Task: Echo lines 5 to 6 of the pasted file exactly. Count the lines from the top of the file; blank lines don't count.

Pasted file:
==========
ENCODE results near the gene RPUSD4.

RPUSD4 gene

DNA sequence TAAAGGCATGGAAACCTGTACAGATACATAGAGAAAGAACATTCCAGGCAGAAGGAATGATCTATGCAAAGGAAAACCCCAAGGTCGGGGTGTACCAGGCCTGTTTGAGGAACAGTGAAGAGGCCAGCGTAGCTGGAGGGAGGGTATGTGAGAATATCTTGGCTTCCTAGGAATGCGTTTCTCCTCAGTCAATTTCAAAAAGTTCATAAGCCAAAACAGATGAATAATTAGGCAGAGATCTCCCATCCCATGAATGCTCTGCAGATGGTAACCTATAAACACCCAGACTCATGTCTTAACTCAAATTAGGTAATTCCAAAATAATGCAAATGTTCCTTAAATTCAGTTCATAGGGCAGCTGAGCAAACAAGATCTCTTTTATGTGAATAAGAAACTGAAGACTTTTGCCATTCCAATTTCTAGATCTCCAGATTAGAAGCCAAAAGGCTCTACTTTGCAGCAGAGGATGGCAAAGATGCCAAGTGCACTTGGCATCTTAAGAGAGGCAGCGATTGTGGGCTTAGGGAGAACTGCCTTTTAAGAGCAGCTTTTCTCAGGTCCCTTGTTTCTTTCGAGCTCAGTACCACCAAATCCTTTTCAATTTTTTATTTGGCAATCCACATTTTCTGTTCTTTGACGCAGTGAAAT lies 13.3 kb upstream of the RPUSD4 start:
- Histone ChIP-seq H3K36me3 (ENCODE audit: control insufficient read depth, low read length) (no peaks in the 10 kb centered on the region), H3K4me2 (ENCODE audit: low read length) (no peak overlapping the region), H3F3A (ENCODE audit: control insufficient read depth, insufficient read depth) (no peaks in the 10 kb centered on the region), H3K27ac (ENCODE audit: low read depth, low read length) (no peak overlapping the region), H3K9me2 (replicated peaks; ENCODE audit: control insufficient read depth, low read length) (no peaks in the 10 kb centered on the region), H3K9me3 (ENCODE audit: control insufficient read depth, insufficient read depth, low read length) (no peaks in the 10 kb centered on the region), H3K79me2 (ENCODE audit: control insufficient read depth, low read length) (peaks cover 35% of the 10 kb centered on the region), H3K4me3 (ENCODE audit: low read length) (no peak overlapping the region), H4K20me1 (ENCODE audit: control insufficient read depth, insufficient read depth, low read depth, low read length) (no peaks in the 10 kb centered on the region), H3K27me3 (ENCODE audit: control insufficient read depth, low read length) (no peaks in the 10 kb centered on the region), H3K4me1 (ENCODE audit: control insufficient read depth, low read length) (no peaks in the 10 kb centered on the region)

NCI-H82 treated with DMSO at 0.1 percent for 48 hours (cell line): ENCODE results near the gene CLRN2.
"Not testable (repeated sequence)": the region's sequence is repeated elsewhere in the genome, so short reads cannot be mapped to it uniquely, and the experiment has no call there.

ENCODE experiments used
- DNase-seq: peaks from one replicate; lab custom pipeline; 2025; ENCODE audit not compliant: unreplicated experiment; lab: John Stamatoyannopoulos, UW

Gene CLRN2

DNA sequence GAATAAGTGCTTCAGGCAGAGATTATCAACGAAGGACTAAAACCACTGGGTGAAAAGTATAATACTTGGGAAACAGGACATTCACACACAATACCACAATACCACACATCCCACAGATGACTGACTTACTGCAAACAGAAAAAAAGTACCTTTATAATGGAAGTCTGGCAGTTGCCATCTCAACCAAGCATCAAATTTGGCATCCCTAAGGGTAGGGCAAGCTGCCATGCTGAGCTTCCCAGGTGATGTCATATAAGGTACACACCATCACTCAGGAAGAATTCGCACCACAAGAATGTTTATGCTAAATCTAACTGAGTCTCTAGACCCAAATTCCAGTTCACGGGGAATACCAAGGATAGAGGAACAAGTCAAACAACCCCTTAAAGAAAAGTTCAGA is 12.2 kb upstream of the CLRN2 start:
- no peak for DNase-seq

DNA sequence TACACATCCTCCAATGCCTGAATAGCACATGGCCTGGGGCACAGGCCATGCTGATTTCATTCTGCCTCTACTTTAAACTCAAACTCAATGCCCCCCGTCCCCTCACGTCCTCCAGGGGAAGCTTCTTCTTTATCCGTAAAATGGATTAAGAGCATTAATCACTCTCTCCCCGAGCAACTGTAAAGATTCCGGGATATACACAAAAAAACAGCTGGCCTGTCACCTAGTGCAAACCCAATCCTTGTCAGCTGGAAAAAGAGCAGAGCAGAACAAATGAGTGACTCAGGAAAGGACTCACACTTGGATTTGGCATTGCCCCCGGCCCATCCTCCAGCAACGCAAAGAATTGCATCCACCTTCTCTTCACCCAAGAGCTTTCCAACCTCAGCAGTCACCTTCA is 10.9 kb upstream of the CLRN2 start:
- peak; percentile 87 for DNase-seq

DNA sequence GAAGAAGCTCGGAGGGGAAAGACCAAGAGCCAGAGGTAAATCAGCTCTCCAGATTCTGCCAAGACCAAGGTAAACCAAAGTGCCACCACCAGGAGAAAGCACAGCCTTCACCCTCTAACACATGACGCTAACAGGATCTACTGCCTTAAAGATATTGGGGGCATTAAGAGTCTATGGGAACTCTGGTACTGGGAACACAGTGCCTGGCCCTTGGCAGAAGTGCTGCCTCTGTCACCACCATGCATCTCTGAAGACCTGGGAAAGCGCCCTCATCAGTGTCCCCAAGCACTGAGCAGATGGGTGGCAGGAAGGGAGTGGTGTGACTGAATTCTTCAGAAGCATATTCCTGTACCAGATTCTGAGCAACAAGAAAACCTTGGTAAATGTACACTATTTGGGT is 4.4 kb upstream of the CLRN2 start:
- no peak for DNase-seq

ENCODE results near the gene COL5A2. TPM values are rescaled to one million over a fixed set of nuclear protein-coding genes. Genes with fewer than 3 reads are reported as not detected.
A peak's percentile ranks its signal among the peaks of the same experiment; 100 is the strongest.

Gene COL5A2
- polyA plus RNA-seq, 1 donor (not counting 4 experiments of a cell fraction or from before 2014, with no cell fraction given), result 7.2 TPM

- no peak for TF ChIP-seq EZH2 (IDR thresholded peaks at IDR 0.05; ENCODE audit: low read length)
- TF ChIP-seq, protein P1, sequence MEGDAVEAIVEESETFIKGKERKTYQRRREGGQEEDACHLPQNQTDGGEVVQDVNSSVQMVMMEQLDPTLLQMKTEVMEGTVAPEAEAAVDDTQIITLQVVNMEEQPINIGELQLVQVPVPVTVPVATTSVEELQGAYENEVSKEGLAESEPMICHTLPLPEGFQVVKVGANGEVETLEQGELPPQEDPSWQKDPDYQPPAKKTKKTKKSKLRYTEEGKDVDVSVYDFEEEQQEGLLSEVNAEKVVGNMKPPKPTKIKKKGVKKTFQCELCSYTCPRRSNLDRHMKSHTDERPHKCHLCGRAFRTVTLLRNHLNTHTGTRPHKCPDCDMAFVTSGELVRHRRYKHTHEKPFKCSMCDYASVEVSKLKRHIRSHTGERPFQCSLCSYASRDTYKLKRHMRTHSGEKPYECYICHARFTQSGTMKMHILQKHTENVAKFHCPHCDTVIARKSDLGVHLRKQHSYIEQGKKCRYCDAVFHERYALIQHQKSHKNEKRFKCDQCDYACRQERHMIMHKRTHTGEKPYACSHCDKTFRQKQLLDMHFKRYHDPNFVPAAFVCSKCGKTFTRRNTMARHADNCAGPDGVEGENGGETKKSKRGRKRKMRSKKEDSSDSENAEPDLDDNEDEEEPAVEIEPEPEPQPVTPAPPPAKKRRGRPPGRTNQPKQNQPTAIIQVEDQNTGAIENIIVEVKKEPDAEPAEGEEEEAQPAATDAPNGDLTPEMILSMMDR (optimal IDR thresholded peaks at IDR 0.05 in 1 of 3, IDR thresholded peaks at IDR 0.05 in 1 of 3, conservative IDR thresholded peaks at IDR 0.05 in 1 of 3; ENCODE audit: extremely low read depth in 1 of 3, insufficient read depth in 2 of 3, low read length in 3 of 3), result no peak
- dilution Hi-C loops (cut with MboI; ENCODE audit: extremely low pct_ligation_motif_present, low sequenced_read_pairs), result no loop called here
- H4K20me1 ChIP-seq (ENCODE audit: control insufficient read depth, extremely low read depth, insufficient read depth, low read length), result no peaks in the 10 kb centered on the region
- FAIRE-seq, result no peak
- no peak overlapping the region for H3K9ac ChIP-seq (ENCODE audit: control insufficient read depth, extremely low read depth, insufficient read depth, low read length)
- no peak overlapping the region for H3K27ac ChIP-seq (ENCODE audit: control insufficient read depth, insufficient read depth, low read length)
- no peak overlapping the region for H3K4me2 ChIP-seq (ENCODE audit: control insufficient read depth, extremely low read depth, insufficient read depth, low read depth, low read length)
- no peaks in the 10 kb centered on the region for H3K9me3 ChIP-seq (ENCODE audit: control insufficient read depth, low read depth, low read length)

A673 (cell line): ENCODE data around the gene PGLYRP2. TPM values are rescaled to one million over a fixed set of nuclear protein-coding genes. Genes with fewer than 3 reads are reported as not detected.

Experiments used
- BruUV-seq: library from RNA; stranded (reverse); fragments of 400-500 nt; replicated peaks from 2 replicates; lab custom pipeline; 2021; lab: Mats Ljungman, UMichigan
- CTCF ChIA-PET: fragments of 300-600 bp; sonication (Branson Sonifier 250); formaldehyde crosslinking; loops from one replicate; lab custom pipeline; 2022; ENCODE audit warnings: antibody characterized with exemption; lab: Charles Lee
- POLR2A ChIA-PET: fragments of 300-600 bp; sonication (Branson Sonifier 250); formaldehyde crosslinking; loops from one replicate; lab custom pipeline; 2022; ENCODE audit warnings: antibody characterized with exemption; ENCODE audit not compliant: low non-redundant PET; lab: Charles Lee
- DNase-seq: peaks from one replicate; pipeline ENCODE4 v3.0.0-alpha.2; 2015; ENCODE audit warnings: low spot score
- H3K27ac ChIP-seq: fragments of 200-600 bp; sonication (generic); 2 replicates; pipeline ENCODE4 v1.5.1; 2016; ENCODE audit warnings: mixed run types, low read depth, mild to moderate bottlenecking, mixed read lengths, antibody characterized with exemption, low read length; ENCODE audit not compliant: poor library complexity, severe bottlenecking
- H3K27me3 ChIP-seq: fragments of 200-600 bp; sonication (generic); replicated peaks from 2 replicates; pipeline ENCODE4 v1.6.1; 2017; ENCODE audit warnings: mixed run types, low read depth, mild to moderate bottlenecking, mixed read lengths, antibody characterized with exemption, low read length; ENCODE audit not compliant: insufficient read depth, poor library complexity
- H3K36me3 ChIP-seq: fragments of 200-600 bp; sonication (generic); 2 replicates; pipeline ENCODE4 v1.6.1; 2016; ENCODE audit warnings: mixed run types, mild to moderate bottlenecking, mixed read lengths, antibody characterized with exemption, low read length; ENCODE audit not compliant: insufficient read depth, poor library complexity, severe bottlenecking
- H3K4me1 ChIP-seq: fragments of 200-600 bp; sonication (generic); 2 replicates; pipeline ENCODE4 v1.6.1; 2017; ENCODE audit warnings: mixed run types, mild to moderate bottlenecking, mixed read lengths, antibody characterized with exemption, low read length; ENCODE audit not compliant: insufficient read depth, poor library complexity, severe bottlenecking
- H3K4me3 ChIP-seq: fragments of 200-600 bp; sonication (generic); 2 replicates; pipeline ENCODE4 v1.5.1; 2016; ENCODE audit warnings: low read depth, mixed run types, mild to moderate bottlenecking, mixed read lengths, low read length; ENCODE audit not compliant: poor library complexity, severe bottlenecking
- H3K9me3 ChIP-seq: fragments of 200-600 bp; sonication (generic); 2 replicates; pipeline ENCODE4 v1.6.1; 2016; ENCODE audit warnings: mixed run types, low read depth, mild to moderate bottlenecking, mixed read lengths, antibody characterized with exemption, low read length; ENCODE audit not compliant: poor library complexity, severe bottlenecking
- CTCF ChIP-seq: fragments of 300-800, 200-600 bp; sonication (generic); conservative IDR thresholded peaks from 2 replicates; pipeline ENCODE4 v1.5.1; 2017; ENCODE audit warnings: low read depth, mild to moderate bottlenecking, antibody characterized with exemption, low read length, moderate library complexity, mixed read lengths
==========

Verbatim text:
NCI-H82 treated with DMSO at 0.1 percent for 48 hours (cell line): ENCODE results near the gene CLRN2.
"Not testable (repeated sequence)": the region's sequence is repeated elsewhere in the genome, so short reads cannot be mapped to it uniquely, and the experiment has no call there.